Lady Gaga battling post-traumatic stress disorder


The Perfect Illusion hitmaker has been candid about her sex assault since going public with the news in 2014, revealing she was attacked by a producer at the start of her music career.

She has previously detailed the shame and emotional pain she struggled with after her rape ordeal, but it was only after visiting a homeless shelter for lesbian, gay, bisexual, transgender and queer (LGBTQ) youths in Harlem, New York that she shared her PTSD diagnosis in public for the first time.

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Her recent trip to the Ali Forney Center was filmed for U.S. breakfast show Today, and in the footage, which aired on Monday, Gaga surprised the youngsters with gifts of clothing, make-up, and other treats, while she also performed an acoustic set and offered them her support and words of wisdom.

"These children are not just homeless or in need; many of them are trauma survivors. They've been rejected in some type of way," explained the singer, who runs her own Born This Way Foundation to help and empower troubled youths. "My own trauma in my life has helped me understand the trauma of others."

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At the Ali Forney Center, Gaga spent some time sitting in a circle on the floor with the youths and discussed her own personal issues and the meditation and mantras which have helped to pull her through the tough times.

"I have a mental illness and I struggle with that mental illness every day," she told the kids.

Expanding on her health problems, she told Today, "I suffer from PTSD. I've never told anyone that before, so here we are."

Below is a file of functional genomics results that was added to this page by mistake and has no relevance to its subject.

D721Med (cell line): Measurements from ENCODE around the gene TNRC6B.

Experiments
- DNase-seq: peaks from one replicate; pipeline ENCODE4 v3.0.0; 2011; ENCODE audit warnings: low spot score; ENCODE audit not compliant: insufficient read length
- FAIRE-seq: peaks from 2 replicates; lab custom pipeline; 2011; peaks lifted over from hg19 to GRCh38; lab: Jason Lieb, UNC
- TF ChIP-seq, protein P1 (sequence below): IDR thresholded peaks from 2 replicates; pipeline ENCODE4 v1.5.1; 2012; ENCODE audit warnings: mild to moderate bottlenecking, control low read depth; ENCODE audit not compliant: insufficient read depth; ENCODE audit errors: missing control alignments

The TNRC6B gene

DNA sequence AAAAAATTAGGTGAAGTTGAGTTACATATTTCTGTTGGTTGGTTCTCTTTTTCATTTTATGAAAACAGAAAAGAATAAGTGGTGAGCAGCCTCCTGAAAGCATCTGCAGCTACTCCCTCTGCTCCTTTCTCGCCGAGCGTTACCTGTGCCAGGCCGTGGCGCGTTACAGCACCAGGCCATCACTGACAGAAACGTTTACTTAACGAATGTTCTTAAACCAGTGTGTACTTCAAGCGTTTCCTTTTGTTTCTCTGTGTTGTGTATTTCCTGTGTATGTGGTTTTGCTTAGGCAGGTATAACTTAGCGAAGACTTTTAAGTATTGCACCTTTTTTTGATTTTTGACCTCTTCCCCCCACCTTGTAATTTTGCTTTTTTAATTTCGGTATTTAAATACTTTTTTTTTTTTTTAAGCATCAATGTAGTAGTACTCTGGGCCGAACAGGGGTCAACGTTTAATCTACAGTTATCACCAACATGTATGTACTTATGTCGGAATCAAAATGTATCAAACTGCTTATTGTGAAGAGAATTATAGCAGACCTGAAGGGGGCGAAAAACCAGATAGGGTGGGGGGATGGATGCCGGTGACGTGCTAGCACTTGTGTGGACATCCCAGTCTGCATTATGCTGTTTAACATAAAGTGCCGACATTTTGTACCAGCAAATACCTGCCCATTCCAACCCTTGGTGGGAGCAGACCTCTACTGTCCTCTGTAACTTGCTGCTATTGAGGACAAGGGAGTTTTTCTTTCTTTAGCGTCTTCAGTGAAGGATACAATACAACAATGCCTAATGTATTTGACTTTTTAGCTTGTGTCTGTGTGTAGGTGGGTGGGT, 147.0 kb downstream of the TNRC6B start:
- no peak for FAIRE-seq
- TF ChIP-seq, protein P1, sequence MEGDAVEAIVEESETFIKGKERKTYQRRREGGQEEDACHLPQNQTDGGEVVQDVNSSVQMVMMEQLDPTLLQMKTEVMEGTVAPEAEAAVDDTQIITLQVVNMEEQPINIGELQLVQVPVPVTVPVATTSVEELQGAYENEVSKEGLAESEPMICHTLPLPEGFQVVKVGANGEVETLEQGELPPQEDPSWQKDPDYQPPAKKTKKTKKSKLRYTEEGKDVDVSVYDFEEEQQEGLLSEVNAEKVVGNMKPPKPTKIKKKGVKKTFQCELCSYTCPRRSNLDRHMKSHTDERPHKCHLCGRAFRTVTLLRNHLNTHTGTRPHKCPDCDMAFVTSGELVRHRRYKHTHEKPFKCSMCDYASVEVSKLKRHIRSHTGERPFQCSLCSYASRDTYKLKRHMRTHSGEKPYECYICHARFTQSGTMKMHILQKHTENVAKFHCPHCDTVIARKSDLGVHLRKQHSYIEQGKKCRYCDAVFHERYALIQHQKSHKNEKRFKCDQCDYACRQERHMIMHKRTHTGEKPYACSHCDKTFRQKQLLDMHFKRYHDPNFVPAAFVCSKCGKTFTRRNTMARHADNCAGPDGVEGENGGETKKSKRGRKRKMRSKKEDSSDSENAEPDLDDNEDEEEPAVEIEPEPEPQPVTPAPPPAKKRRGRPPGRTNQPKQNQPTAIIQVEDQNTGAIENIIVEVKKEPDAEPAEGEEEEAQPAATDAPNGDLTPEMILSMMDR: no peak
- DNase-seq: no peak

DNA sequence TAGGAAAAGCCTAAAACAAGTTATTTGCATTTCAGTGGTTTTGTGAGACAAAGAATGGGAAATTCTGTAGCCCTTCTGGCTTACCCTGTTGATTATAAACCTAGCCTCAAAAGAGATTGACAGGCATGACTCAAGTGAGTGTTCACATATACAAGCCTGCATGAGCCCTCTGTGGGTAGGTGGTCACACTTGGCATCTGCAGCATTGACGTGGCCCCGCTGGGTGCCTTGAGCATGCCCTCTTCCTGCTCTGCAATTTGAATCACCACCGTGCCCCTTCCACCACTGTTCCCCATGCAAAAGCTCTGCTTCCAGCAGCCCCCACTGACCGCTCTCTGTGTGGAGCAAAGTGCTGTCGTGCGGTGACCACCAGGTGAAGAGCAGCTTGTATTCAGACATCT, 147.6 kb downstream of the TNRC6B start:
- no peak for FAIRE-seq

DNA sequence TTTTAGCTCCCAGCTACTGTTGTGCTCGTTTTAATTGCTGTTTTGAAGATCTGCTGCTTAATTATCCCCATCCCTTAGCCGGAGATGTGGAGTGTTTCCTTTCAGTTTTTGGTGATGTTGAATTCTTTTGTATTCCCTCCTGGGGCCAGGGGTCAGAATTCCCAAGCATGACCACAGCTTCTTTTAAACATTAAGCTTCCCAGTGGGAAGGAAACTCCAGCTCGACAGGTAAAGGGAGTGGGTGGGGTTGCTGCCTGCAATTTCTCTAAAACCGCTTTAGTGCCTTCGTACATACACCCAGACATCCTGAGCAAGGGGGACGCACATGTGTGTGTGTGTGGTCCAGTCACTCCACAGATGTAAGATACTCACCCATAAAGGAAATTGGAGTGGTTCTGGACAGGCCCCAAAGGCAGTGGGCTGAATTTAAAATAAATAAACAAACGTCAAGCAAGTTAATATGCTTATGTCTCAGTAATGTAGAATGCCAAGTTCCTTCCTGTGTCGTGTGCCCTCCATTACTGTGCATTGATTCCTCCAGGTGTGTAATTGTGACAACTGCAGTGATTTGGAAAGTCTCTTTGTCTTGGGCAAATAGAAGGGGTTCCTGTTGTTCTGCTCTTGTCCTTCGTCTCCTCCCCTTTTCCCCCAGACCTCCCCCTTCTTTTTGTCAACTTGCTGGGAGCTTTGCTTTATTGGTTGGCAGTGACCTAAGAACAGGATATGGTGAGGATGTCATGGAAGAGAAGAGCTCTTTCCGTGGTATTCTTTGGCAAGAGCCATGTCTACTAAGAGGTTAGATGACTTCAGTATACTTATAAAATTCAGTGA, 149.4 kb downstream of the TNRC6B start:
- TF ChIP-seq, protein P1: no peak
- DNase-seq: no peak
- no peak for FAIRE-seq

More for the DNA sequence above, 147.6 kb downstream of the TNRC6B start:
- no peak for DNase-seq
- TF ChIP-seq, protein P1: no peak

Gaga teamed up with the Today show to help kick off the NBC Universal network's new #ShareKindness campaign, which aims to inspire one million acts of kindness by the end of the year 2016.

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"The kindness that's been shown to me, by doctors as well as my family and my friends, it's really saved my life...," the superstar said. "I've been searching for ways to heal myself, and I've found that kindness is the best way."

She continued, "One way to help people that have trauma is to inject them with as many positive thoughts as possible. What's really important, to remind kids that are suffering from a traumatic experience or from abandonment, (is) to remind them that they are not alone, and that they are loved."

And Gaga admits she feels a special bond with the youths she met in Harlem: "I am no better than any of those kids, and I'm no worse than any of them," she declared. "We are equal. We both walk our two feet on the same earth, and we're in this together."

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Addressing Today show viewers, the 30-year-old added, "We, as a world, are suffering from war to children who are homeless, famine (sic)... Kindness is the way of becoming more harmonious and ending those things, and those of us that have, should give to those who have not during the holidays.

"Do one kind act before the end of the year. Just be kind. The act itself, it's free, and it's priceless."

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